7:        Project onto the boundary of the feasible region (enforcing application-specific constraints, if any).
8:     end if
9:  until 
10:  return:
Algorithm 1 Gradient-descent attack procedure

In the next sections, we show how to compute the components of ; namely, the gradient of the discriminant function of SVMs for different kernels, and the gradient of the mimicking component (density estimation). We finally discuss how to project the gradient onto the feasible region in discrete feature spaces.

Gradient of Support Vector Machines

For SVMs, . The gradient is thus given by . Accordingly, the feasibility of the approach depends on the computability of this kernel gradient , which is computable for many numeric kernels. In the following, we report the kernel gradients for three main cases: (a) the linear kernel, (b) the RBF kernel, and (c) the polynomial kernel.

(a) Linear kernel. In this case, the kernel is simply given by . Accordingly, (we remind the reader that the gradient has to be computed with respect to the current attack sample ), and .

(b) RBF kernel. For this kernel, . The gradient is thus given by .

(c) Polynomial kernel. In this final case, . The gradient is thus given by .

Gradients of Kernel Density Estimators

As with SVMs, the gradient of kernel density estimators depends on the gradient of its kernel. We considered generalized RBF kernels of the form

where is any suitable distance function. We used here the same distance used in Equation (1), but they can be different, in general. For - and -norms (i.e., RBF and Laplacian kernels), the KDE (sub)gradients are respectively given by:

Note that the scaling factor here is proportional to . Therefore, to influence gradient descent with a significant mimicking effect, the value of in the objective function should be chosen such that the value of is comparable to (or higher than) the range of the discriminant function .

Gradient Descent Attack in Discrete Spaces

In discrete spaces, gradient approaches may lead to a path through infeasible portions of the feature space. In such cases, we need to find feasible neighbors that yield a steepest descent; i.e., maximally decreasing . A simple approach to this problem is to probe at every point in a small neighborhood of : . However, this approach requires a large number of queries. For classifiers with a differentiable decision function, we can instead use the neighbor whose difference from best aligns with ; i.e., the update becomes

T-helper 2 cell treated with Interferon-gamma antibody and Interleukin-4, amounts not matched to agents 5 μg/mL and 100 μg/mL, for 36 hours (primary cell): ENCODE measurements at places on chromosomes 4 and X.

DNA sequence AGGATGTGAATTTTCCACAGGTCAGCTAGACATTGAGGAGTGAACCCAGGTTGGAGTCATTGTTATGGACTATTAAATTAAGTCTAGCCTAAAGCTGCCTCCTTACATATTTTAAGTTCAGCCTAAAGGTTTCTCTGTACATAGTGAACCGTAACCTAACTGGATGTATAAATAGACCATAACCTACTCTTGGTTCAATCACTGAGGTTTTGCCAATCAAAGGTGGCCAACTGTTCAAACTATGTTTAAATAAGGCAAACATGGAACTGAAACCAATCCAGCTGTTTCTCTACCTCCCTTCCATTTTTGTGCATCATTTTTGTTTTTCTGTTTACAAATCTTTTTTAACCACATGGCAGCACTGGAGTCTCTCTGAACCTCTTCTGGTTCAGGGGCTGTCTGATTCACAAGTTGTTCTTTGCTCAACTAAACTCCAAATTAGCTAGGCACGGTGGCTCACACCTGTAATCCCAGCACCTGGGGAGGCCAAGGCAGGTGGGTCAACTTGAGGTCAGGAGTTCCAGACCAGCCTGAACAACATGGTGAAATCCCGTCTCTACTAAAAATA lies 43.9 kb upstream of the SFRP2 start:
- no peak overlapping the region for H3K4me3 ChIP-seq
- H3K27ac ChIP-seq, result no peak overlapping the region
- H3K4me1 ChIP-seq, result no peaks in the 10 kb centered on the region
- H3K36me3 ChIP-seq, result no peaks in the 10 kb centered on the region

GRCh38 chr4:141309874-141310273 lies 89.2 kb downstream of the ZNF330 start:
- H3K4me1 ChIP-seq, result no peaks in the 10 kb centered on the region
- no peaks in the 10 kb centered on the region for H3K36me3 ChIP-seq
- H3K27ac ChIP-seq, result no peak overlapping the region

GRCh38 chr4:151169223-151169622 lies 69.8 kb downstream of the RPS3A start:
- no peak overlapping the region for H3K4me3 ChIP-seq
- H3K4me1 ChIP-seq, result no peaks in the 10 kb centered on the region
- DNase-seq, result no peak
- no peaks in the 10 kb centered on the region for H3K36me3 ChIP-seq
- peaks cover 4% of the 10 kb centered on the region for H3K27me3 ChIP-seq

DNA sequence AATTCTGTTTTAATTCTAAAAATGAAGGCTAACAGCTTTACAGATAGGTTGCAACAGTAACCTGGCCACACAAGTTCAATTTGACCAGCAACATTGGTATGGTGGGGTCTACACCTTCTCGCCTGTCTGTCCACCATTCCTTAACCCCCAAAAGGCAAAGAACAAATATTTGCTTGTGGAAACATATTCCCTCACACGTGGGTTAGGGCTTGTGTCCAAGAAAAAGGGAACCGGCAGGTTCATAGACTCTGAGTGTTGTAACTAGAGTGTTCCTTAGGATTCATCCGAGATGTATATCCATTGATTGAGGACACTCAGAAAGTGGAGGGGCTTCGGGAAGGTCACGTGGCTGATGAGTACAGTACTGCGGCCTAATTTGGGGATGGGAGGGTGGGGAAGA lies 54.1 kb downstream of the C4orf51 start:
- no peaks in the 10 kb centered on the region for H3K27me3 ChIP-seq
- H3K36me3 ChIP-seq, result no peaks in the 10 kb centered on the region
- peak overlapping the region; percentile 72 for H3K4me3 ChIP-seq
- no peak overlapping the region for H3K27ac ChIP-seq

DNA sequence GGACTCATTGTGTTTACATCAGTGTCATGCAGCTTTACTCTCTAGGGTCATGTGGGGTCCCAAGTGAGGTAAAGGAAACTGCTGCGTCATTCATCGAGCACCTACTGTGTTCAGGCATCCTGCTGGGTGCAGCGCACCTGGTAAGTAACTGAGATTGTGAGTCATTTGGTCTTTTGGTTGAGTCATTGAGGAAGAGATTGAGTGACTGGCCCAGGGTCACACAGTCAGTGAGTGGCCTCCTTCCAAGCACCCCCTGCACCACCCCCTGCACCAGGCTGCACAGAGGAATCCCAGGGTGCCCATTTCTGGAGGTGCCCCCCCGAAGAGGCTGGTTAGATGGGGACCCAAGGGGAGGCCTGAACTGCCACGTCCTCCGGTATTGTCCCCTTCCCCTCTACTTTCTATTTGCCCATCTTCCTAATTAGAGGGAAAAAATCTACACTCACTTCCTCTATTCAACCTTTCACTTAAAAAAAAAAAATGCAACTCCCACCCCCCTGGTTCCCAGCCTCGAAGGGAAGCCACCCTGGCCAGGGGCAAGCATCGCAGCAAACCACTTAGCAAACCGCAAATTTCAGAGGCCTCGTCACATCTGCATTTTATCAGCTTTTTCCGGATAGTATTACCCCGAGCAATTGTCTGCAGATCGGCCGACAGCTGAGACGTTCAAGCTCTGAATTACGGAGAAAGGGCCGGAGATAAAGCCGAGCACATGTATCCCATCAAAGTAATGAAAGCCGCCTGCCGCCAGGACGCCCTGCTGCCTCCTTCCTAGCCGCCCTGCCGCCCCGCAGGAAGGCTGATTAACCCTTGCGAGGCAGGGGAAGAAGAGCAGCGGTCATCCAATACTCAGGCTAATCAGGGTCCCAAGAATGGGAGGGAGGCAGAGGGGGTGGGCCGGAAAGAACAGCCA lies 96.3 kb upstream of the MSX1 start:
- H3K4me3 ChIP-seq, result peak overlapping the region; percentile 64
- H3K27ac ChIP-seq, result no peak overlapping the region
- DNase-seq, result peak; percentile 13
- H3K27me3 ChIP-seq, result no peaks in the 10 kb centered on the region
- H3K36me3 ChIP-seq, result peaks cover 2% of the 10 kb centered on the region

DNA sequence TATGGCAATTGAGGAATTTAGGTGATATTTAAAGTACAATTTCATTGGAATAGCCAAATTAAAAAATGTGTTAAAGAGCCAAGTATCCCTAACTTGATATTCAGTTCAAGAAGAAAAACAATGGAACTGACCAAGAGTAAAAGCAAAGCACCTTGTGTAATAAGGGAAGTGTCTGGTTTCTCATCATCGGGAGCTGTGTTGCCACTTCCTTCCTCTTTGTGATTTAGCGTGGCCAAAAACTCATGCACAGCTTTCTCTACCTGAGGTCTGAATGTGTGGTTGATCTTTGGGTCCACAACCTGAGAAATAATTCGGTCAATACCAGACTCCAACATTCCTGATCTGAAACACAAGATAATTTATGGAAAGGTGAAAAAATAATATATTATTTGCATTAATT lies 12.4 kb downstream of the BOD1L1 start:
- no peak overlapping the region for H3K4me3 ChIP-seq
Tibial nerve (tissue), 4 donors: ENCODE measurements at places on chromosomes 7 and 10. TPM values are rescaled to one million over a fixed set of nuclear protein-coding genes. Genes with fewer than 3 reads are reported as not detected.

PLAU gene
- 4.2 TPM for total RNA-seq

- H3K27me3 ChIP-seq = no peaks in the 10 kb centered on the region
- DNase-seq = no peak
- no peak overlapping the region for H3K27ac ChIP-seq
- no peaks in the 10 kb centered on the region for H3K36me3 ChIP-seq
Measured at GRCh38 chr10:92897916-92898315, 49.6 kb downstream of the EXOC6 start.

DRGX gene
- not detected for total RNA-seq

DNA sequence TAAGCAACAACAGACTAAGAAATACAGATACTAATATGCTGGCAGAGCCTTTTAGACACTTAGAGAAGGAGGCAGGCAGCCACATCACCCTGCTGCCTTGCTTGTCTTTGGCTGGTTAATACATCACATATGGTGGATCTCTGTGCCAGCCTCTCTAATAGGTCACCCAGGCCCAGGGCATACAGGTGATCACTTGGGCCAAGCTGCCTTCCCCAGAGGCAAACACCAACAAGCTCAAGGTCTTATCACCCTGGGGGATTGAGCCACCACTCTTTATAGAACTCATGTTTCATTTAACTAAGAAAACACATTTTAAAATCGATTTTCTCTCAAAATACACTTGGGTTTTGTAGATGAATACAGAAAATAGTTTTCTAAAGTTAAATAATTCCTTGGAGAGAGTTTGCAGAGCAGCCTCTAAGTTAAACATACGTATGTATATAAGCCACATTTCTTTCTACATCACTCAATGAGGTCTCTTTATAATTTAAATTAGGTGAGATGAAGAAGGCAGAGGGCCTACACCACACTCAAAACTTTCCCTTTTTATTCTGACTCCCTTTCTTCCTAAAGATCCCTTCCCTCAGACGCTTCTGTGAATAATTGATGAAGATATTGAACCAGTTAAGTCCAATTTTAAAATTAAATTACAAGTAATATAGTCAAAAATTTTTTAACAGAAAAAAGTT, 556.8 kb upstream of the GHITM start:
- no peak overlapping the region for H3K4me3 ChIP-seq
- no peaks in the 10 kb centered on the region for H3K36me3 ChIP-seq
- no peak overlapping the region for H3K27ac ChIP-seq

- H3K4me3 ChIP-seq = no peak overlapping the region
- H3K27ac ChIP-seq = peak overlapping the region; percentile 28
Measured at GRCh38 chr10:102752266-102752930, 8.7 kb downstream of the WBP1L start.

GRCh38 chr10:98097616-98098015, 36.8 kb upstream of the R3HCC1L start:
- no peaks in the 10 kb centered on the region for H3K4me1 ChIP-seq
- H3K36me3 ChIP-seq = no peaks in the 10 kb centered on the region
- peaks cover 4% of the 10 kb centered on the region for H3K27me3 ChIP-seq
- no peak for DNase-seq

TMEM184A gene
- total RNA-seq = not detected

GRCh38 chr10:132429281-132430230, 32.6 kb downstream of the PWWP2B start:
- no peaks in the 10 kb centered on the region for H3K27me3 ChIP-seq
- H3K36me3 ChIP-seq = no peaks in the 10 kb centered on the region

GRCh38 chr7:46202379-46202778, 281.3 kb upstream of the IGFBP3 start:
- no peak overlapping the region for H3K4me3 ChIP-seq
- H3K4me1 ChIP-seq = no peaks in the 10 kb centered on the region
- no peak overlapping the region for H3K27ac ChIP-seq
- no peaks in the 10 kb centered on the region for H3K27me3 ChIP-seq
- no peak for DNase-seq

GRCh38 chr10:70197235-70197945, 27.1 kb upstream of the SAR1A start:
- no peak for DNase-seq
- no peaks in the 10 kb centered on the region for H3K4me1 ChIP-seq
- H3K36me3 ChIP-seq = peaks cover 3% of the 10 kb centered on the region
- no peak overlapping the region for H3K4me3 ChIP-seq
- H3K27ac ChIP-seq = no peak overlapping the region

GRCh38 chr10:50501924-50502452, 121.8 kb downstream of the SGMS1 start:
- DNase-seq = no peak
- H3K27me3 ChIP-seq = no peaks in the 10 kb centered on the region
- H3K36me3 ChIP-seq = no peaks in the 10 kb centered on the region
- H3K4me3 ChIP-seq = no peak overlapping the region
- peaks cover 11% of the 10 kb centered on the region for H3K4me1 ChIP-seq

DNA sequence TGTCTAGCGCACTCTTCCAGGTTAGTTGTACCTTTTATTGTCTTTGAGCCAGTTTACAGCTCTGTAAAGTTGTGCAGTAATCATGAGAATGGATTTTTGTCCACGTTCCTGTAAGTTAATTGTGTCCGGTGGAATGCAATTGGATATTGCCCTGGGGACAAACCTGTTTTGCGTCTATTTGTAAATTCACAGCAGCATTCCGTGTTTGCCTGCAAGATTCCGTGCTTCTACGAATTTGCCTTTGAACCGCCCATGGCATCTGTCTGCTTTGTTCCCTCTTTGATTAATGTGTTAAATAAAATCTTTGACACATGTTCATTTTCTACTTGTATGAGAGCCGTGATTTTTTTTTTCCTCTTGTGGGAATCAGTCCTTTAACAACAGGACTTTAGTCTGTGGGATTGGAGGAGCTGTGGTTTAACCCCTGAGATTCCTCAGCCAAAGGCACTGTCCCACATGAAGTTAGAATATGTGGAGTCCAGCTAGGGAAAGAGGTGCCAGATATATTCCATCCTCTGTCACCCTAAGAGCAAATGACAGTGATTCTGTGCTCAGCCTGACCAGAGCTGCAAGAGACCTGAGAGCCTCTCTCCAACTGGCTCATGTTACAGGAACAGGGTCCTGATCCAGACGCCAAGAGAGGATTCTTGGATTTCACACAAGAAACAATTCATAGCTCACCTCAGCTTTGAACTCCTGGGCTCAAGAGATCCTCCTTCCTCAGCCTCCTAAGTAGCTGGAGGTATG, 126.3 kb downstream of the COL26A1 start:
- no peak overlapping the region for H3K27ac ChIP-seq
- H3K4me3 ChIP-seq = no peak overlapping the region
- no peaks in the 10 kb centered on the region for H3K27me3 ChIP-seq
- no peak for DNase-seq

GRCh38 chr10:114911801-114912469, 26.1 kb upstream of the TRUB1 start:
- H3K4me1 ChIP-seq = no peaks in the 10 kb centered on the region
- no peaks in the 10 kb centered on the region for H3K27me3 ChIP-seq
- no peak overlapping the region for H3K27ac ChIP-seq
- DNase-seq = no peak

Thus, the solution to the above alignment is simply to modify a feature that satisfies for which the corresponding change leads to a feasible state. Note however that, sometimes, such a step may be relatively quite large, and may lead the attack out of a local minimum potentially increasing the objective function. Therefore, one should consider the best alignment that effectively reduces the objective function by disregarding features that lead to states where the objective function is higher.

4.3 Experiments

In this section, we first report some experimental results on the MNIST handwritten digit classification task globerson-ICML06 (); LeCun95 (), that visually demonstrate how the proposed algorithm modifies digits to mislead classification. This dataset is particularly useful because the visual nature of the handwritten digit data provides a semantic meaning for attacks. We then show the effectiveness of the proposed attack on a more realistic and practical scenario: the detection of malware in PDF files.

Handwritten Digits

We first focus on a two-class sub-problem of discriminating between two distinct digits from the MNIST dataset LeCun95 (). Each digit example is represented as a gray-scale image of pixels arranged in raster-scan-order to give feature vectors of values. We normalized each feature (pixel) by dividing its value by , and we constrained the attack samples to this range. Accordingly, we optimized Equation (1) subject to for all .

For our attacker, we assume the perfect knowledge (PK) attack scenario. We used the Manhattan distance (-norm) as the distance function, , both for the kernel density estimator (i.e., a Laplacian kernel) and for the constraint of Equation (1), which bounds the total difference between the gray level values of the original image and the attack image . We used an upper bound of to limit the total change in the gray-level values to . At each iteration, we increased the -norm value of by , which is equivalent to increasing the difference in the gray level values by . This is effectively the gradient step size.

For the digit discrimination task, we applied an SVM with the linear kernel and . We randomly chose training samples and applied the attacks to a correctly-classified positive sample.

Figure 5: Illustration of the gradient attack on the MNIST digit data, for (top row) and (bottom row). Without a mimicry component () gradient descent quickly decreases but the resulting attack image does not resemble a “7”. In contrast, the attack minimizes slower when mimicry is applied () but the final attack image closely resembles a mixture between “3” and “7”, as the term “mimicry” suggests.

In Figure 5 we illustrate gradient attacks in which a “3” is to be misclassified as a “7”. The left image shows the initial attack point, the middle image shows the first attack image misclassified as legitimate, and the right image shows the attack point after 500 iterations. When , the attack images exhibit only a weak resemblance to the target class “7” but are, nevertheless, reliably misclassified. This is the same effect we observed in the left plot of Figure 4: the classifier is evaded by making the attack sample dissimilar to the malicious class. Conversely, when the attack images strongly resemble the target class because the mimicry term favors samples that are more similar to the target examples. This is the same effect illustrated in the rightmost plot of Figure 4.